forming a second dielectric layer on said first dielectric layer, said second dielectric layer having a second reflow temperature and a second etch rate, said second reflow temperature lower than said first reflow temperature, said second etch rate higher than said first etch rate;
heating said body to said second reflow temperature;
forming a photoresist mask layer on said second dielectric layer;
defining openings in said mask layer to expose said second dielectric layer utilizing a photolithographic means;
removing said exposed portions of said second dielectric layer to expose said first dielectric layer by an isotropic etching process;
removing said exposed portions of said first dielectric layer to expose said body by an anisotropic etching process;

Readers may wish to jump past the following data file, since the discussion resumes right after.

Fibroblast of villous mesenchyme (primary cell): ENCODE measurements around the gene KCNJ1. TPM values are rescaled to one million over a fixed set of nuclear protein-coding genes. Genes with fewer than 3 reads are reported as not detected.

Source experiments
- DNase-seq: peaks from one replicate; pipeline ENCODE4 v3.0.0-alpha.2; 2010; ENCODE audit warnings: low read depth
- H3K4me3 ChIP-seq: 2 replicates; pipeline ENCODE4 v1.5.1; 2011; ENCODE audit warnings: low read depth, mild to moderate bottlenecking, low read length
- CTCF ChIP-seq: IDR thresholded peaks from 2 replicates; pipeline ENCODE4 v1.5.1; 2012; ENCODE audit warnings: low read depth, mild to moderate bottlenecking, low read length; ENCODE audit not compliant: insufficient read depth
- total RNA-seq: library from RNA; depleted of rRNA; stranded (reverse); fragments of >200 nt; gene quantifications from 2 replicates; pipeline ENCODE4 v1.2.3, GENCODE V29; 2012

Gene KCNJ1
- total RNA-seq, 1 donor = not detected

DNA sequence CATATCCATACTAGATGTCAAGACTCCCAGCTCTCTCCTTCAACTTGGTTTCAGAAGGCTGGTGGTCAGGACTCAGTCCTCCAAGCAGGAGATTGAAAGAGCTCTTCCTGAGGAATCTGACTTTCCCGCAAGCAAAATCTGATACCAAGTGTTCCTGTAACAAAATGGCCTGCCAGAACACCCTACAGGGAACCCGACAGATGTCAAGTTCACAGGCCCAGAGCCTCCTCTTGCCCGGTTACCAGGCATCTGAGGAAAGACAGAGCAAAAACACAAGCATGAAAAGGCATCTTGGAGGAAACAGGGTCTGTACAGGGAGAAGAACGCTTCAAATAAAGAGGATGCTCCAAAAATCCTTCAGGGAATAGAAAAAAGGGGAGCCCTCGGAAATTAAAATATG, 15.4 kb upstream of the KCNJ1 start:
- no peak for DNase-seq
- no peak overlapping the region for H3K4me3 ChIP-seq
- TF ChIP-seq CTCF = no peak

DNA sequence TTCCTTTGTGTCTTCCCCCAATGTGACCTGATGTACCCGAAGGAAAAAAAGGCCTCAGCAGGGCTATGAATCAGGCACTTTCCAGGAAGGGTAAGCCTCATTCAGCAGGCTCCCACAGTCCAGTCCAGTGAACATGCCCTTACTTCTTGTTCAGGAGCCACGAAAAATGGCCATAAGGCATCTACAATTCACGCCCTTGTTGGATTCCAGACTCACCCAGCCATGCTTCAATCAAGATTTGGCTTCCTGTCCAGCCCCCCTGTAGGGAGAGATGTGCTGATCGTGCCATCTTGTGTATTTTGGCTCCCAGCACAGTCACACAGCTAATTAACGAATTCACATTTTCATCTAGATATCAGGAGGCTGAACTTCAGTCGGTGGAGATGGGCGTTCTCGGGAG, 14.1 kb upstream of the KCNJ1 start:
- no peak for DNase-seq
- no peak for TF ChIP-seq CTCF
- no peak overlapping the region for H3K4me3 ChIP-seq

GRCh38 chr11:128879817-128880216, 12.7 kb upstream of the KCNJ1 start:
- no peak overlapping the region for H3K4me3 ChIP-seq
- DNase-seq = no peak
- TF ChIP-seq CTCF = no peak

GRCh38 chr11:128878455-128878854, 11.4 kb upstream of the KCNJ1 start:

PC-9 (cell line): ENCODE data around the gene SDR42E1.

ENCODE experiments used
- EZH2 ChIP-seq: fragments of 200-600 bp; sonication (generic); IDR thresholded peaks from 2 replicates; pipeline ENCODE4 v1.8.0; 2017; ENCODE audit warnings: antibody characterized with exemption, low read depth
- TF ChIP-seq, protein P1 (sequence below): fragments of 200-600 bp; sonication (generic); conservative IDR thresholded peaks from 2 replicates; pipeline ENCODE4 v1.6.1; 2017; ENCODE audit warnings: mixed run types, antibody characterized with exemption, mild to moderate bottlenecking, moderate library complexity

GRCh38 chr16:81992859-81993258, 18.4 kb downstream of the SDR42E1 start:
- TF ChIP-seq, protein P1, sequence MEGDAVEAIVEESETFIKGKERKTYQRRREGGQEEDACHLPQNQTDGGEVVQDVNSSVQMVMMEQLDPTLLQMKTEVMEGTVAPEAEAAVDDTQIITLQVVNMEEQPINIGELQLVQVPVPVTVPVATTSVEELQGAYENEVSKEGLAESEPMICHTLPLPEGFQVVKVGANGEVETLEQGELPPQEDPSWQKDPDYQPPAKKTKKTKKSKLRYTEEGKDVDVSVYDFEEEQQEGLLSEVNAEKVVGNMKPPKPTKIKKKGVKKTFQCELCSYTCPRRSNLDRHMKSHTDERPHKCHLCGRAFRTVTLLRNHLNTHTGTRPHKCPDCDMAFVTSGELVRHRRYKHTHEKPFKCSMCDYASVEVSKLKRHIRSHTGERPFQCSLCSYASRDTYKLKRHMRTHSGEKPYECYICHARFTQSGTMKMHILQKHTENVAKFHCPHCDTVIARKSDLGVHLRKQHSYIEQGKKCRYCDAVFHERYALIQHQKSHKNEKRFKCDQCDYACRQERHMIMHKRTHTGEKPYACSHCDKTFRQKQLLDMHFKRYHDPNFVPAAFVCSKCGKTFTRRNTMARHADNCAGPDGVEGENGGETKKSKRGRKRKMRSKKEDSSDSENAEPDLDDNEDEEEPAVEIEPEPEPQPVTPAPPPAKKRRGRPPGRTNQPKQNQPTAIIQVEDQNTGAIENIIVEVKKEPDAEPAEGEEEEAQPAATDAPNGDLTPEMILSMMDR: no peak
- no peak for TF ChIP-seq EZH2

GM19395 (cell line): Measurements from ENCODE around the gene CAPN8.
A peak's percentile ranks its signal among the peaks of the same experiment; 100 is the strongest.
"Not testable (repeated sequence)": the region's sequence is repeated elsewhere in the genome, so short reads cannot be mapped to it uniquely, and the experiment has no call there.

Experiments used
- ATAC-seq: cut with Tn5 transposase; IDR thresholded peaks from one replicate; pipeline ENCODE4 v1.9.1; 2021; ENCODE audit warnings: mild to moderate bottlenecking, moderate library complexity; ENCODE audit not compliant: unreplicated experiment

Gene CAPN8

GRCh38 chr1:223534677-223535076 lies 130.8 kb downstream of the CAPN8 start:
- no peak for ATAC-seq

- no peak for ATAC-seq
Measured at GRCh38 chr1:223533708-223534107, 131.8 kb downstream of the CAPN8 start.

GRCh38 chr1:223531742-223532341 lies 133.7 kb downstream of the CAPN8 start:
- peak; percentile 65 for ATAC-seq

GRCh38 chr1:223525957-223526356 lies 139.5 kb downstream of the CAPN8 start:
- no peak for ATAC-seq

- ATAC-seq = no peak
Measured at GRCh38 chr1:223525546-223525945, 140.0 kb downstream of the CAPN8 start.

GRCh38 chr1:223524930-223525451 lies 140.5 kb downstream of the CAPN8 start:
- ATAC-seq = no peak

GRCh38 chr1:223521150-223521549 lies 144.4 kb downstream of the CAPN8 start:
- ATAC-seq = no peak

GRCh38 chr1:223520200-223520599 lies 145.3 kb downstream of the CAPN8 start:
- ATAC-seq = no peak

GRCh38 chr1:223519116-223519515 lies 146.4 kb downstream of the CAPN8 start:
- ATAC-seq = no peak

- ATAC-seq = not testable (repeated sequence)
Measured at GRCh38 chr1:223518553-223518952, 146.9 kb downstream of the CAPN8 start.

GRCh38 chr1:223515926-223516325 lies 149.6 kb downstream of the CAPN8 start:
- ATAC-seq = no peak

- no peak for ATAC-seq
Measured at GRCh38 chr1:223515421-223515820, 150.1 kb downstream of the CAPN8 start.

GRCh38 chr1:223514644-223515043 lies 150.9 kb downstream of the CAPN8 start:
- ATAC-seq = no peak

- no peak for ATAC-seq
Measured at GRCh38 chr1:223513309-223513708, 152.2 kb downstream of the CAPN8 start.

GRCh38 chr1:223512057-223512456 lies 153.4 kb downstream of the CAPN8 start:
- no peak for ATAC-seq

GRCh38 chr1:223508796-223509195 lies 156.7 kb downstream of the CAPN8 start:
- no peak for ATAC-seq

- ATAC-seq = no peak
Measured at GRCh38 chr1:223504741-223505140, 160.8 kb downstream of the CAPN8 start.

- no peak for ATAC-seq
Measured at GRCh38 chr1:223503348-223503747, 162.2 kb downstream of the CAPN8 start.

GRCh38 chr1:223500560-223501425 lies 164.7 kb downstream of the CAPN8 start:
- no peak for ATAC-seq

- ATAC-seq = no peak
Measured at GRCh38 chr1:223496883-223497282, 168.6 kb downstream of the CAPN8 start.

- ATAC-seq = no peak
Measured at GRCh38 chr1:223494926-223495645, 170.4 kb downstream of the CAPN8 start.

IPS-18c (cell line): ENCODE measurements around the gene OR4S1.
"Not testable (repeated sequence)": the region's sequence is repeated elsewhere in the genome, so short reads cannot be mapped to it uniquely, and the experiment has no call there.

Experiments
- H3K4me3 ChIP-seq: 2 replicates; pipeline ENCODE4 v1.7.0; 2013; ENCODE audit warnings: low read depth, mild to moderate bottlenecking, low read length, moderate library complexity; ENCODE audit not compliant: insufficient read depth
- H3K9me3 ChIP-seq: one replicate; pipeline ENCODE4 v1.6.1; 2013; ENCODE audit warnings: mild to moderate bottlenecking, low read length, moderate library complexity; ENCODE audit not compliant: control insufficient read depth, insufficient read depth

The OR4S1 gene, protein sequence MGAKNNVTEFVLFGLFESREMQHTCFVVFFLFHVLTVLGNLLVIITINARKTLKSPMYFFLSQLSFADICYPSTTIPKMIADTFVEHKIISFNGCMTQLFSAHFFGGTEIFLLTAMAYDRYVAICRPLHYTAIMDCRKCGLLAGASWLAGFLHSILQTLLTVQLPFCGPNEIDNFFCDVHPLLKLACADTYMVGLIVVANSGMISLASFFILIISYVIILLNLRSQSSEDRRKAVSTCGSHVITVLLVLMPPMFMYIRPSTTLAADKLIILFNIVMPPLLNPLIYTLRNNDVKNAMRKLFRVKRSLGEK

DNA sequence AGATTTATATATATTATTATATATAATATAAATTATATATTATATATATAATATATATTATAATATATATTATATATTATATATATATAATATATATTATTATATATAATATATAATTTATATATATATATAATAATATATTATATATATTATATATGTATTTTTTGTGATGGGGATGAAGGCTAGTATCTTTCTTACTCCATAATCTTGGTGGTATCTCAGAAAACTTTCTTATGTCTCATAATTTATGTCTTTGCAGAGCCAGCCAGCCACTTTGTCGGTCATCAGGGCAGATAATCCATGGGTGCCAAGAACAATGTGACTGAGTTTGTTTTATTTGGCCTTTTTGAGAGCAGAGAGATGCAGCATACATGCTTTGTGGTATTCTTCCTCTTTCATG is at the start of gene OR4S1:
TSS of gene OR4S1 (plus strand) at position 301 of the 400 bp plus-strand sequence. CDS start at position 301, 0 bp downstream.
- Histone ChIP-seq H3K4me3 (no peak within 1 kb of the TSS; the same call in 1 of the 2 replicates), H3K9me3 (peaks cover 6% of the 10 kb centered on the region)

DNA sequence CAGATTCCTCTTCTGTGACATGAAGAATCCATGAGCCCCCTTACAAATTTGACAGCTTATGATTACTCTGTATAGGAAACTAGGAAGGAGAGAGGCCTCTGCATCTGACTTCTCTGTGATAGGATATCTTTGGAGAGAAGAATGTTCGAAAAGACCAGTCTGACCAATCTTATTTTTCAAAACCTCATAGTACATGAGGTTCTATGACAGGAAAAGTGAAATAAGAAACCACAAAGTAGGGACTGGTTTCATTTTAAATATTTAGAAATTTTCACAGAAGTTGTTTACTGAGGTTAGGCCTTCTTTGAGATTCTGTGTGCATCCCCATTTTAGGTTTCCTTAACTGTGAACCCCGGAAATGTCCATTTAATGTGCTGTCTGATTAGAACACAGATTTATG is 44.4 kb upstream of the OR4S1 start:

removing said mask layer;
heating said body to said second reflow temperature;
forming a conductive layer on said exposed portions of said body;
whereby an improved contact is realized.
6. The method as defined by claim 5 wherein said first dielectric layer comprises borosilicate glass.
7. The method as defined by claim 5 wherein said second dielectric layer comprises borophosphosilicate glass.
8. The method as defined by claim 5 wherein said second reflow temperature is approximately 920 C.
9. The method as defined by claim 5 wherein said second dielectric layer is removed by a wet etch.
10. The method as defined by claim 5 wherein said first dielectric layer is removed by a plasma etch.
11. The method as defined by claim 5 wherein said first and second dielectric layer are permeable by hydrogen.